VLADIMIR CHIZHOV, RUSSIAN ENVOY TO THE EUROPEAN UNION: The feelings of the people inhabiting the eastern part of the country and in many other places, as well, they feel the current government in Kiev does not represent them and does not take their interests into consideration that they need time.

STARR: And on the border with Russia, no let-up from Moscow's side as Russian troops and heavy weapons move closer.


STARR: To help boost Ukraine, the Defense Department is asking Congress for another $20 million to help train and equip their national guard. Barbara Starr, CNN, the Pentagon.

TAPPER: Let's bring in retired four-star general, Wesley Clark. He's also a former NATO supreme allied commander for Europe, and is now a senior flow with the UCLA Burkle Center. General, good to see you as always.

Let's start with what the deputy supreme allied commander of NATO said what Russia is doing now is, quote, "causing a seriously destabilizing effect," unquote, on Ukraine and that NATO needs to be prepared if Russia turns on a NATO country. Is Russia a threat to NATO, do you think?

GEN. WESLEY CLARK (RET.), SENIOR FELLOW, UCLA BURKLE CENTER: Well, I think when you try to make labels like that, that you get yourself in trouble. But let's put it this way. There's a lot of concern in NATO countries especially Eastern European NATO countries that the tactics and strategies that Russia is following lead right to them.

So that if they can destabilize Ukraine through this -- it's basically a war of subversion. And it's perpetrated not only by the Russian intelligence agencies but by regular Russian military forces.

They've got a brigade from their far eastern military district that's been pulled all the way across Russia and assigned opposite the Ukrainian City of Kharkov in order to be able to intimidate and possibly even cross that border and intervene if the Ukrainians are very successful militarily.

We don't know where this is going to go militarily, but nations in Eastern Europe are certainly anxious.

TAPPER: General, how much do you hold Vladimir Putin responsible for what happened to Flight 17?

CLARK: Well, I think he is the man who is responsible. This is all about Vladimir Putin's -- it's his vision of restoring Russia to its greatness. He's lusted after Ukraine from the time he became prime minister that we know of. He's tried many strategies to control the Ukraine.

He knew it was premature to try to digest and bring it back into a political union with Russia. Ukraine is 45 million people. It's heavily industrialized. It's got rich agricultural resources and it's basically been in a neutral position pulled both east and west.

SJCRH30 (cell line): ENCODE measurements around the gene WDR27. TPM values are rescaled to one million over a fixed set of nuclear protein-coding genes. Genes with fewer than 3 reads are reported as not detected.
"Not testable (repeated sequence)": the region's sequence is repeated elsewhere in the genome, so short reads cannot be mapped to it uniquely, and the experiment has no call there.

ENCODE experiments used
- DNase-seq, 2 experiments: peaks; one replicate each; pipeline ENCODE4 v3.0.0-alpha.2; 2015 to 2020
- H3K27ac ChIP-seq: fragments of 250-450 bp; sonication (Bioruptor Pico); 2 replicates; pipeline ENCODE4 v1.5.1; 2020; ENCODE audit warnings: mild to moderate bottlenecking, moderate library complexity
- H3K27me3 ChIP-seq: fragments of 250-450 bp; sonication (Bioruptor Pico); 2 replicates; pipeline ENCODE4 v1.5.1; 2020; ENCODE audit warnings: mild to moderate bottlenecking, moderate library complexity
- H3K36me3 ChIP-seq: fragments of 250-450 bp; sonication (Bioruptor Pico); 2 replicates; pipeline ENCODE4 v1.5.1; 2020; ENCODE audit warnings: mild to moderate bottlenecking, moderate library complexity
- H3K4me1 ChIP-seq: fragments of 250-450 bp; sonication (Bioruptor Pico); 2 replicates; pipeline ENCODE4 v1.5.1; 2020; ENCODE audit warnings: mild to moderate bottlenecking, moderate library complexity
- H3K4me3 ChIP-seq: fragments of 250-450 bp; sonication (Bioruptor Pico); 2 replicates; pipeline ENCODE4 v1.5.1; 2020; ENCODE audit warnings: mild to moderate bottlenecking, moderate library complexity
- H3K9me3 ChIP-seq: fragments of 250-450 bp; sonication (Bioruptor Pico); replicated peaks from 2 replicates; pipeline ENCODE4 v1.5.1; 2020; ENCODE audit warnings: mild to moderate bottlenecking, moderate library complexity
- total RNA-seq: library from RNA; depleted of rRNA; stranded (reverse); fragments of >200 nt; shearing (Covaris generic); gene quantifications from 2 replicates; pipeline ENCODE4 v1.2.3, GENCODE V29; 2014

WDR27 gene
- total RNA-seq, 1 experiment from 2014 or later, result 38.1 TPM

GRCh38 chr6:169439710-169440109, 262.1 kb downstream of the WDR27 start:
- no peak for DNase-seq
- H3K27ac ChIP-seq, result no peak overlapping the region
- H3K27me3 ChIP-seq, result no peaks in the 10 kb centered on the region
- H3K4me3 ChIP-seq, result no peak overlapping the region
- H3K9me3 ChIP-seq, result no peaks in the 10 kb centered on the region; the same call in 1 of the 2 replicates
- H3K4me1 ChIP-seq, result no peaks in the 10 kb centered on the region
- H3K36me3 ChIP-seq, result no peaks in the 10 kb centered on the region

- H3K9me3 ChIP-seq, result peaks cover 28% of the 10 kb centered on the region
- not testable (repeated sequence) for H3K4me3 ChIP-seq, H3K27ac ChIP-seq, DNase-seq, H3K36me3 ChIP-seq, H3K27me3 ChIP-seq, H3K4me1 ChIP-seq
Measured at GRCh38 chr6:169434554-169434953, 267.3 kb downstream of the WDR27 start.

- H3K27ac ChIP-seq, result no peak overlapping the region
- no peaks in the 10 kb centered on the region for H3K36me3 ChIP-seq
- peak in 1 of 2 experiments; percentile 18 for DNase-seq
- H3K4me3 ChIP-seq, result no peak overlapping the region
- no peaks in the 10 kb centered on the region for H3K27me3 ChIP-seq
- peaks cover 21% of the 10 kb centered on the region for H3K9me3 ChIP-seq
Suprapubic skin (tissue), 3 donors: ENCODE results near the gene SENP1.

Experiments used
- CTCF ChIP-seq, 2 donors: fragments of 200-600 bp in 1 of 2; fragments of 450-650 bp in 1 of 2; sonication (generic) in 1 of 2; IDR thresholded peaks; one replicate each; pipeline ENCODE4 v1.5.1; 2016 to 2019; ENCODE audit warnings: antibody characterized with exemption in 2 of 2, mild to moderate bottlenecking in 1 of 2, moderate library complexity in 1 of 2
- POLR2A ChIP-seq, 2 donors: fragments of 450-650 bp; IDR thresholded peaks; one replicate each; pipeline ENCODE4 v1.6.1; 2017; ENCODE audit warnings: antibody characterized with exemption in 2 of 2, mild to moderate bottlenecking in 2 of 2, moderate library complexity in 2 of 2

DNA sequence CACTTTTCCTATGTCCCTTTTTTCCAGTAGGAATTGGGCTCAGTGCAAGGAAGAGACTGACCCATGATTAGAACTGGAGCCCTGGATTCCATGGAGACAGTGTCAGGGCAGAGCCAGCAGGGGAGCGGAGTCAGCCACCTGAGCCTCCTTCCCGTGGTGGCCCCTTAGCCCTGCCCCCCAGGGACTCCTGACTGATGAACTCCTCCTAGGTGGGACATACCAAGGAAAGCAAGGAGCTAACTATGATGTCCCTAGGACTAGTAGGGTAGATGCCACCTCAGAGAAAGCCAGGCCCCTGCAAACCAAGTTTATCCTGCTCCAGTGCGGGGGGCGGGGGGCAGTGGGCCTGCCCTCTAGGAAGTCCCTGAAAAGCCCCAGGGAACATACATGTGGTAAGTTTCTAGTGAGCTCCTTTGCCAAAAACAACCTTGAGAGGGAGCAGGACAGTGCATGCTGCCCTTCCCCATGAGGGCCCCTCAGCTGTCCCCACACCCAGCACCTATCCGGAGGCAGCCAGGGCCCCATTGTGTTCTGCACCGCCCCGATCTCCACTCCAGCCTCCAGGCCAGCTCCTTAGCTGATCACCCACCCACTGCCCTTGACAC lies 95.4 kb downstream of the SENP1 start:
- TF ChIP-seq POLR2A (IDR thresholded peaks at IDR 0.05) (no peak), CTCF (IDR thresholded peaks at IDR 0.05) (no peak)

And I think that what Putin saw was that as the European Union offered some economic relationships that it would spoil his plans. And so he decided it was time to jump on this, and he did. He seized Crimea and he's got active military operations.

They're under the control of the Russian military hierarchy, the intelligence hierarchy and no doubt under Putin himself. So yes, he's responsible, no doubt about it in my view.

TAPPER: Overnight at least ten Ukrainian paratroopers were killed. Few than 15 miles from the Flight 17 crash site. They were ambushed by pro-rebel forces. Yesterday was the first time in nearly a week when investigators, international investigators, could get to the crash site.

What do you think should be done to secure the crash site right now so that that evidence and the poor victims of this shootdown of the plane can be recovered?

CLARK: Well, I do think that we need to put people in there to international police monitors and other people who can get on the ground at the crash site. This is a nation fighting to regain control of its own territory.

It's the kind of thing that we would in any other place in the world, the nations of the west would be saying these people are fighting for democracy. Let's help them.

Because they're fighting against Putin, everybody questions what they're doing, and it's as though we're buying what is essentially Russian propaganda.

TAPPER: All right. General Wesley Clark, thank you so much for your time.

CLARK: Thank you.

TAPPER: Coming, they are a world away, kids they've never even met. It might be like losing a member of the family. Americans sponsoring children in Gaza are getting crushing news as another cease-fire crumbles.

Plus, it's like reading your supervisor's e-mails only worse. The head of the CIA admitting his employees spied on the Senate committee that's supposed to be keeping an eye on the CIA. So what happens now? We'll see.


TAPPER: Welcome back to THE LEAD. If you were a second grader in Gaza or Israel, you'd already be living through your third war. So many children have unfairly shoulders the brunt of this bloodshed.

It's been painful to see the pictures and read the stories of young lives lost. Entire families wiped out for those close to the victims and for those who send their love. Just a little more than a dollar a day from far away.


TAPPER (voice-over): You're no doubt familiar with advertisements like this one asking you to sponsor a child in need. The Christian Humanitarian Organization World Vision has been using campaigns such as these to help impoverished communities for more than 60 years.

Donations help provide education, nutrition and medicine for families around the globe including in Gaza where the suffering among children has become unbearable. With Israeli shelling and missiles and Hamas rockets fired and misfired, world vision was forced to suspend all, but its most crucial services here last week.

DR. MAE CANNON, SENIOR DIRECTOR OF ADVOCACY AND OUTREACH, WORLD VISION USA: As the bombs increased let alone the ground invasion began, safety became a primary concern. One of our staff members in North Gaza lost eight members of had his family during one of the bombing campaigns.